Simply put, a pancake lens is a very flat prime lens. It is shorter than it is wide and very small and light. Photographers use them primarily when they are after a small, compact camera and lens system and are used with DSLR and Micro Four Thirds cameras. Relative to their diminutive size, they can produce very good images. Despite being a prime lens, they generally have a maximum aperture of no greater than f/2.8, although there are a couple of exceptions.

Standard Zoom

Typical focal length: 24-105mm (full-frame equivalent)

This is the most common focal length, suitable for general photography and useful for everything from landscapes to portraits. Most systems will include a couple of lenses in this focal length range: usually a cheaper, slower version often included as a kit lens with a new camera, with a maximum aperture that is usually around f/3.5-f/4; and a premium quality lens often costing a lot more that may offer a maximum aperture of f/2.8-f3.5.

Ultra Wide

Typical focal length: 16-35mm (full-frame equivalent)

This is the most common focal length, suitable for general photography and useful for everything from landscapes to portraits. Most systems will include a couple of lenses in this focal length range: usually a cheaper, slower version often included as a kit lens with a new camera, with a maximum aperture that is usually around f/3.5-f/4; and a premium quality lens often costing a lot more that may offer a maximum aperture of f/2.8-f3.5.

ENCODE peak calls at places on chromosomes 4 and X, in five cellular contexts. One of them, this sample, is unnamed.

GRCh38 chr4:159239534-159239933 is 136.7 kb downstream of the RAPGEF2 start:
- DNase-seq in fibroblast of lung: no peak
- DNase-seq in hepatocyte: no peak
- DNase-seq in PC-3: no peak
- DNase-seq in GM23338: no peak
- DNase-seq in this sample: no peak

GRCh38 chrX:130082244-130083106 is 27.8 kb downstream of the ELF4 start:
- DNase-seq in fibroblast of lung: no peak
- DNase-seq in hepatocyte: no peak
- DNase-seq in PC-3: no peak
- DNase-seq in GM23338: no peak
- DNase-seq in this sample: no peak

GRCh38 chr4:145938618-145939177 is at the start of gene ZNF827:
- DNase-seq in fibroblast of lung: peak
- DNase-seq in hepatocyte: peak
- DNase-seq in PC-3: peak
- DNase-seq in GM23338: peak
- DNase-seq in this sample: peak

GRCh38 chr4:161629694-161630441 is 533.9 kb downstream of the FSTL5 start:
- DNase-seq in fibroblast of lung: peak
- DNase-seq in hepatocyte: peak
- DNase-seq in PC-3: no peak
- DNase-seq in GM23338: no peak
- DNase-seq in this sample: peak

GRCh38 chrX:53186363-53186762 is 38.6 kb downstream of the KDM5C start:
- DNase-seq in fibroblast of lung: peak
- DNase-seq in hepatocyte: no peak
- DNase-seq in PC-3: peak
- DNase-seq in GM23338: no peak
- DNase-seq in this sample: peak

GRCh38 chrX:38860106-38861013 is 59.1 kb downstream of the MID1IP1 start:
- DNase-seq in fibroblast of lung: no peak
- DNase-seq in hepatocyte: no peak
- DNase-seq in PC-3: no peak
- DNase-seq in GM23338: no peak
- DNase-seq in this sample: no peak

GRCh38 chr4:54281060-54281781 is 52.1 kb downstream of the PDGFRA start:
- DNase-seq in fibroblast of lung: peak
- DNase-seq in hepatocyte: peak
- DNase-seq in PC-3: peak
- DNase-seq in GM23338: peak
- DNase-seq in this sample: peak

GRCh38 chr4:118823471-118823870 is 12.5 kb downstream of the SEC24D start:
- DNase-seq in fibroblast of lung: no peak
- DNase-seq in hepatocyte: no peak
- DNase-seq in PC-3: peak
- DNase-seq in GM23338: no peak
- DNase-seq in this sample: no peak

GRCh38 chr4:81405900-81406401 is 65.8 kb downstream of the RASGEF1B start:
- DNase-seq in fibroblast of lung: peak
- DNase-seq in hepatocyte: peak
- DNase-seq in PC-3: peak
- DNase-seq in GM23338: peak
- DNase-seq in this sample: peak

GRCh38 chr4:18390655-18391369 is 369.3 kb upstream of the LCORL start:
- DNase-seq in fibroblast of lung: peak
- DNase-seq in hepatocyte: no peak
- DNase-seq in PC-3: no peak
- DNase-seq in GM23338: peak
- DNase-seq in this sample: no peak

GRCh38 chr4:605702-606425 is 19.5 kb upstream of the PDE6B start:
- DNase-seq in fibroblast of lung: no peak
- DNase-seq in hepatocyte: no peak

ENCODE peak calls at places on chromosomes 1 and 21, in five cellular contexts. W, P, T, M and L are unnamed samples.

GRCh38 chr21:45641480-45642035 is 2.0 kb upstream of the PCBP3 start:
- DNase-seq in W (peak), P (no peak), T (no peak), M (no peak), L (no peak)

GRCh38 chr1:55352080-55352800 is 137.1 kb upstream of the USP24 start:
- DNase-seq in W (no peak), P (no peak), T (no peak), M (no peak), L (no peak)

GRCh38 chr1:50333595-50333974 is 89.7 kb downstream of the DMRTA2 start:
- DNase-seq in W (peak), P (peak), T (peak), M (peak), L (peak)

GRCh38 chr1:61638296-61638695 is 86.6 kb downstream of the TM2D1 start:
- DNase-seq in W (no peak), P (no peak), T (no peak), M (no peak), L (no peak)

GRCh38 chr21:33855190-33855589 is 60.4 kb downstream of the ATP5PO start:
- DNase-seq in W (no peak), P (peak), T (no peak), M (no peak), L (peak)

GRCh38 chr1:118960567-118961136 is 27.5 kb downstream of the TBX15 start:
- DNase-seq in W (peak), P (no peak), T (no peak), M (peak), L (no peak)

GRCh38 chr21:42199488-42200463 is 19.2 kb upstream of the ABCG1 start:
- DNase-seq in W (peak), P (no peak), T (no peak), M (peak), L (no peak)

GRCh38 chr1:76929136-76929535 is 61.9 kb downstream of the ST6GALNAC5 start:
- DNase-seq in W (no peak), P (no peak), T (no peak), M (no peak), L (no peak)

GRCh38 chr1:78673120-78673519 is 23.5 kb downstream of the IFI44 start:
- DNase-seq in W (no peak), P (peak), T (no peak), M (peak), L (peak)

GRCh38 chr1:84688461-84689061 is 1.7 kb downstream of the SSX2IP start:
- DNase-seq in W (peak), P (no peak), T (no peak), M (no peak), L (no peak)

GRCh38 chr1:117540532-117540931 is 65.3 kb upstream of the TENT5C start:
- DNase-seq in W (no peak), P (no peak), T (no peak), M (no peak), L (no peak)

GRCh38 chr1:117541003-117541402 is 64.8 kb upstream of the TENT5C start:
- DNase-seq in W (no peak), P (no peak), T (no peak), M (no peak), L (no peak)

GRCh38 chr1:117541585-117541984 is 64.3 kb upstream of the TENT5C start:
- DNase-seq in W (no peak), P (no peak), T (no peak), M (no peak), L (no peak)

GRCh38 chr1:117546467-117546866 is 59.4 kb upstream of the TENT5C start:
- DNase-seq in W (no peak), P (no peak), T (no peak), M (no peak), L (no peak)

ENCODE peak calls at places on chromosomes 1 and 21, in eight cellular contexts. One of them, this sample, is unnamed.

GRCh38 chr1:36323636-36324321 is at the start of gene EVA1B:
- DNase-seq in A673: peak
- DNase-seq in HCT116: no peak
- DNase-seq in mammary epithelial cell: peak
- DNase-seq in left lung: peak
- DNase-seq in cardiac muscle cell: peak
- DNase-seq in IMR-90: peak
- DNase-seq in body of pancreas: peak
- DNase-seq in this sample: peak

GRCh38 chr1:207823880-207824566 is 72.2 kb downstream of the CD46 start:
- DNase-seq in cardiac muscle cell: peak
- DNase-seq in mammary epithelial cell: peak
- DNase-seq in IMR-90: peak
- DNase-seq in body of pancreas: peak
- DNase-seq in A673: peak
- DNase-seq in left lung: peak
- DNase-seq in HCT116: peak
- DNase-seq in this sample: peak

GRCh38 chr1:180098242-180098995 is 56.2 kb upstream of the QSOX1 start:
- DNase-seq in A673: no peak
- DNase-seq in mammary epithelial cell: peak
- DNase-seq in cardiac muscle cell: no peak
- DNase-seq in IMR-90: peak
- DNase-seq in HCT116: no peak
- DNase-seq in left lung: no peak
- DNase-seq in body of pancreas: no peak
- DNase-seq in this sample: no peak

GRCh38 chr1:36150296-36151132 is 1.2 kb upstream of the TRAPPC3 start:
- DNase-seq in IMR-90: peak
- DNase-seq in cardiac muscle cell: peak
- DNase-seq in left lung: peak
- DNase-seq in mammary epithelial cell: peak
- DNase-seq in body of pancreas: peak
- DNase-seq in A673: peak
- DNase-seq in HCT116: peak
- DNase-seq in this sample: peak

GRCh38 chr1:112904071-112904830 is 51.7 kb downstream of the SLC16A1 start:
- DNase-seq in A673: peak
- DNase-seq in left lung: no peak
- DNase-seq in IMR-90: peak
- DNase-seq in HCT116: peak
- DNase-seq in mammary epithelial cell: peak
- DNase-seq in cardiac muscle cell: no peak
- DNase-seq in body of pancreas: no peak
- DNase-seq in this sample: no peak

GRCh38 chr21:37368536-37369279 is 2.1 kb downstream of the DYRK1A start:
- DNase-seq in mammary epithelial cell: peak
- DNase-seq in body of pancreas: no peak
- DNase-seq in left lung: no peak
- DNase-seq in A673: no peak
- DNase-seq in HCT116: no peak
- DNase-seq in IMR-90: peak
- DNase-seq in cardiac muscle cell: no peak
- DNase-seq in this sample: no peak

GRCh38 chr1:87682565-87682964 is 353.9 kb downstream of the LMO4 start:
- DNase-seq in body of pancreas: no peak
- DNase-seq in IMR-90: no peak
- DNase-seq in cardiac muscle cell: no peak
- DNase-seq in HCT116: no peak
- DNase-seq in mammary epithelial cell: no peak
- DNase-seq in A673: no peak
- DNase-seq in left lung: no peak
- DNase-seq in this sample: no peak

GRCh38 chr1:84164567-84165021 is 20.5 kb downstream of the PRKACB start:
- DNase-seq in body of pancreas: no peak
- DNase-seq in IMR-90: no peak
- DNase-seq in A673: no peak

Macro Lens

Typical focal length: 50-100mm (full-frame equivalent)

A true macro lens by definition should be able to record an image at 1:1 scale on the sensor or medium it was shot on at its closest focusing distance. This magnification factor means that a macro lens is able to fill the frame and reveal amazing detail on very small objects. Some of the more recent models have image stabilisation built in, to assist with camera shake that can potentially ruin a shot.

Medium Zoom

Typical focal length: 70-300mm (full-frame equivalent)

The medium telephoto zoom is useful for amateur wildlife or sports photography and portraits at the shorter end of its focal length range. Telephoto zooms have a smaller effective aperture than standard zooms, usually ranging from f/3.5 to f/5.6. A decent 70300mm lens can be purchased quite cheaply.

Super Telephoto

Typical focal length: 400-1200mm (full-frame equivalent)

Specialist lenses are used mainly by professionals and advanced enthusiasts. These include both zoom and prime ultra-fast telephoto lenses used by sports and wildlife photographers. They are very expensive but essential when it comes to capturing action at some great distance.

Tilt-shift Lens

Typical focal length: 17mm 24mm 35mm (full-frame equivalent)

A tilt-shift lens is quite a rare breed and not many of its type are available. It is the modern equivalent of an old bellows film camera. The lens can be rotated relative to the sensor to control the position of the area of sharpest focus, as well as moved parallel to the sensor to move the image area.

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Russ Ware

Russ has been testing, reviewing and writing guides for tech since the heady days of Windows 95 and the Sega Saturn. A self-confessed (and proud) geek about all things tech, if it has LED's, a screen, beeps or has source code, Russ will want to master it (and very likely take it apart to see how it works...)